In short, this president can do no right, ever. Whether he is turning it up to eleven or dialing it down to three, he knows from experience the media will react with the same supercharged hostility. He knows from the popped balloon of the two-year Robert Mueller extravaganza that at no point will the media even admit to overplaying their hand; when one scandal peters out, they’ll simply keep the hysteria level at DefCon Three while shifting the new source of alleged crisis to some silly thing the president said on Twitter or, if all else fails, to a deliberate misconstruing of fact. “Trump falsely says the Constitution gives him ‘the right to do whatever I want,’” the Washington Post reported breathlessly on July 23, though Trump was clearly referring to the power to fire Mueller, which he did in fact enjoy.  As long as Trump resides in the White House, the media can never concede that any condition other than a state of emergency obtains in the United States of America.

After Trump condemned racism and bigotry, the New York Times changed its headline from “TRUMP URGES UNITY VS. RACISM” to “ASSAILING HATE BUT NOT GUNS,” shifting the goalposts before our very eyes, as though Trump were obliged to have as much hatred for a fundamental American right as Times readers do. Kirsten Powers, on CNN, said the speech amounted to “the arsonist saying they want to help put out the fire . . . at a minimum it should make him feel some sort of culpability . . . he is not in a position to be claiming to be condemning white supremacy.” So Trump isn’t allowed to condemn white supremacy? Max Boot, in the Washington Post, said Trump is “leading our country to destruction,” which sounds even more overwrought than Trump’s reference to 2016 crime levels as “American carnage.” Boot added on CNN, “To contribute to the slaughters in the streets, he cannot then say, ‘I condemn racism and white supremacy and violence.’” So Trump is a contributor to slaughter. And he should also just shut up about it. As if a silent Trump wouldn’t be generating headlines attacking him for keeping his counsel.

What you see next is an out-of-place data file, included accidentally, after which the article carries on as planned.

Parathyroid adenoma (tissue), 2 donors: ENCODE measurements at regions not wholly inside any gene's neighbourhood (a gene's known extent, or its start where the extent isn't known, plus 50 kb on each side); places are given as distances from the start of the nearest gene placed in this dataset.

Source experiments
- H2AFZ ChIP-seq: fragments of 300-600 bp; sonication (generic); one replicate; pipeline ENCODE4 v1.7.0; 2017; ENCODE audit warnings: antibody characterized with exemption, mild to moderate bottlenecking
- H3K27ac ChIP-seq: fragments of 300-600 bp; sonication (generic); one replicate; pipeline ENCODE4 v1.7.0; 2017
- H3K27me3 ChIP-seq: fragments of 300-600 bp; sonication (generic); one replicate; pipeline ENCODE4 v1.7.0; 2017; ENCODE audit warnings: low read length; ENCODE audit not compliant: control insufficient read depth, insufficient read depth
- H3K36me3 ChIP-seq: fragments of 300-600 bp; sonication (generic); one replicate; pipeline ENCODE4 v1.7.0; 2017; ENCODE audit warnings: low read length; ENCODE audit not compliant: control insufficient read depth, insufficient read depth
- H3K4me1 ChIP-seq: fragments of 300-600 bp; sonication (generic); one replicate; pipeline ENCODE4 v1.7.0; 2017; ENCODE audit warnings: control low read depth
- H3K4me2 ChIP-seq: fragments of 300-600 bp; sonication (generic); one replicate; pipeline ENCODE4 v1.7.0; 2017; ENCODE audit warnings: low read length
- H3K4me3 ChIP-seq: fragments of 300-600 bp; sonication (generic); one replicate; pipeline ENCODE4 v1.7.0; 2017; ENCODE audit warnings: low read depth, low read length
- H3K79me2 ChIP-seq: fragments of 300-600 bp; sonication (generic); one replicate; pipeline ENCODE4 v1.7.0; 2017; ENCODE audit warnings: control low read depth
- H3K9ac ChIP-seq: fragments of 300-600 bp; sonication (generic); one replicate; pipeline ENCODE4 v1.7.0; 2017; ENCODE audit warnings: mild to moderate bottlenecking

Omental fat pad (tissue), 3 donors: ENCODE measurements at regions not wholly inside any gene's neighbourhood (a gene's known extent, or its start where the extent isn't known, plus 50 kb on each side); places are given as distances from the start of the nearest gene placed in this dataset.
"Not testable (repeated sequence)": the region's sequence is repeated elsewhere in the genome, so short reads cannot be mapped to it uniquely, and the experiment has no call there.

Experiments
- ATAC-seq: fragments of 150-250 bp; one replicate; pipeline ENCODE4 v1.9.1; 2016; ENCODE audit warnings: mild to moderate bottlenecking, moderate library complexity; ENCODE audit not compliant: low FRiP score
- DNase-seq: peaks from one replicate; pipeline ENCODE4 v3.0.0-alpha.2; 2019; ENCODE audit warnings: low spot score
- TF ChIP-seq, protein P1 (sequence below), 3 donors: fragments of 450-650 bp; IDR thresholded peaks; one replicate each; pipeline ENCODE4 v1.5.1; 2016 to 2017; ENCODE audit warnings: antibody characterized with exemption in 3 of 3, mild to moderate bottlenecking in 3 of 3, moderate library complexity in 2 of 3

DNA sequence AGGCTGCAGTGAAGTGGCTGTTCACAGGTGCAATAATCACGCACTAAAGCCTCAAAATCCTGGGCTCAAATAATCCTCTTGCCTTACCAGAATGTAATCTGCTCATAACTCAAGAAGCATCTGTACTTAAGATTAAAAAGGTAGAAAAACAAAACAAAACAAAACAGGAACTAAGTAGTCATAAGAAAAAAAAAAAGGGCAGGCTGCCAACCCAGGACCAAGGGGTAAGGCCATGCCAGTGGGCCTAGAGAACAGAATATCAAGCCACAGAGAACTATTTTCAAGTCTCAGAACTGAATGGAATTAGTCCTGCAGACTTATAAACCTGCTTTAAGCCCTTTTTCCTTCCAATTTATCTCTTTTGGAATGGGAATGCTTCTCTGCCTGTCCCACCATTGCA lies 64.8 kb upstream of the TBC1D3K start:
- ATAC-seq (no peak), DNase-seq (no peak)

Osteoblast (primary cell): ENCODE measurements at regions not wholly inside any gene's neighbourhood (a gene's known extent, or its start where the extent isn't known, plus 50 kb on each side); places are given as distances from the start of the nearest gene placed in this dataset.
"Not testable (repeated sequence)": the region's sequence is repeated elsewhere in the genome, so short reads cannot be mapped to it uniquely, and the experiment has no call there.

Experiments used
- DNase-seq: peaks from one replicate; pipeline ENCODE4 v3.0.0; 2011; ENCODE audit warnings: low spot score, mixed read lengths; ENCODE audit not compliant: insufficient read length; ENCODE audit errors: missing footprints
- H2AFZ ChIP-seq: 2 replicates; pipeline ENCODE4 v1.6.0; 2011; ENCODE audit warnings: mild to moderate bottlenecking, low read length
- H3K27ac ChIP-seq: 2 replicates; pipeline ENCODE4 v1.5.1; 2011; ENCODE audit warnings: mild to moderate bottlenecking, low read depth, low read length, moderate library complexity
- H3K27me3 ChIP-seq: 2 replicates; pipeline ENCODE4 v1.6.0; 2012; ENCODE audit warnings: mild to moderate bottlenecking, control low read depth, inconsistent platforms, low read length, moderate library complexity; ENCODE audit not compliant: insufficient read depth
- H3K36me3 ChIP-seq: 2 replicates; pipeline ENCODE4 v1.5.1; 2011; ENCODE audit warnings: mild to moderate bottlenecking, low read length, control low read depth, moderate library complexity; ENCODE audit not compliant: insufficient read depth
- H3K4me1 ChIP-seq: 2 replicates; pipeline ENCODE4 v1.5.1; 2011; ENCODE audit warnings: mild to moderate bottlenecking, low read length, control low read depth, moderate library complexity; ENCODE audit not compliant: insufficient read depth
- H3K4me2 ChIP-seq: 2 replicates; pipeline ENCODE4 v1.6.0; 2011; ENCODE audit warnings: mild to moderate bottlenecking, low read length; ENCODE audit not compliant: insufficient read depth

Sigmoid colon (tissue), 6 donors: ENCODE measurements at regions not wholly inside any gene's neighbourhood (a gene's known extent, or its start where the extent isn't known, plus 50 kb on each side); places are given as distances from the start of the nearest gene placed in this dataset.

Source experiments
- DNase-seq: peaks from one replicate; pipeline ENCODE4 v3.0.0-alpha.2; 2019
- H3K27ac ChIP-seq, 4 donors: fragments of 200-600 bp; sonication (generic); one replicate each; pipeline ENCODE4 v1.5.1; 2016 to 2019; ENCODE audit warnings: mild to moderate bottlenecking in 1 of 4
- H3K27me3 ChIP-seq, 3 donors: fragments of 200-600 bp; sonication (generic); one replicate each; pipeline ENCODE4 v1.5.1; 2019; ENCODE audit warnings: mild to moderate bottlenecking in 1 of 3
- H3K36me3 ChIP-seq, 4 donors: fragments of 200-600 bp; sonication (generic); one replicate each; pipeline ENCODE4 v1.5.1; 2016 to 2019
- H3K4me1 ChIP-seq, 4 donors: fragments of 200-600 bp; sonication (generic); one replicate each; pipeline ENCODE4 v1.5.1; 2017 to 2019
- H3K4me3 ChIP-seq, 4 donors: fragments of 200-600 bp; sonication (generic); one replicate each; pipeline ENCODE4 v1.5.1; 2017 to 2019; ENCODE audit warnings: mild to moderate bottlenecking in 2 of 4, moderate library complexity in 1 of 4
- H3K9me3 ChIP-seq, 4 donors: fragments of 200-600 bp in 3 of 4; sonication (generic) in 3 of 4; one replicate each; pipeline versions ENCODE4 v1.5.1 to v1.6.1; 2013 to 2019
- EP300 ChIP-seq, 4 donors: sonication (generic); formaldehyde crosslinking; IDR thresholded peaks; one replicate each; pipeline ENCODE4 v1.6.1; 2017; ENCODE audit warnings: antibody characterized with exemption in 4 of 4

The endlessly repeated replay to which we are all being subjected is beyond tiresome. An intemperate president creates an intemperate media, which makes such a spectacle of its hostility to him that Trump fires back, which in turn raises the media’s dudgeon level from “high” to “ludicrous.” After El Paso, or any similar calamity, we need our media to be extra-sober, extra-judicious, more measured and cautious than they are on their best days. We need calm. Instead, what do we get, every time? A food fight.

Why are we so divided, the media ask? Talk about arsonists saying they want to help put out the fire. CNN and other news organizations turn a handsome profit by marketing non-stop emergency, panic, and revulsion. Admitting that Donald Trump is not to blame for everything that goes wrong, or that even the president occasionally gives a reasonably okay speech, would be bad for business. It might be good for everyone’s blood pressure, but there’s no longer much of a market for being reasonable.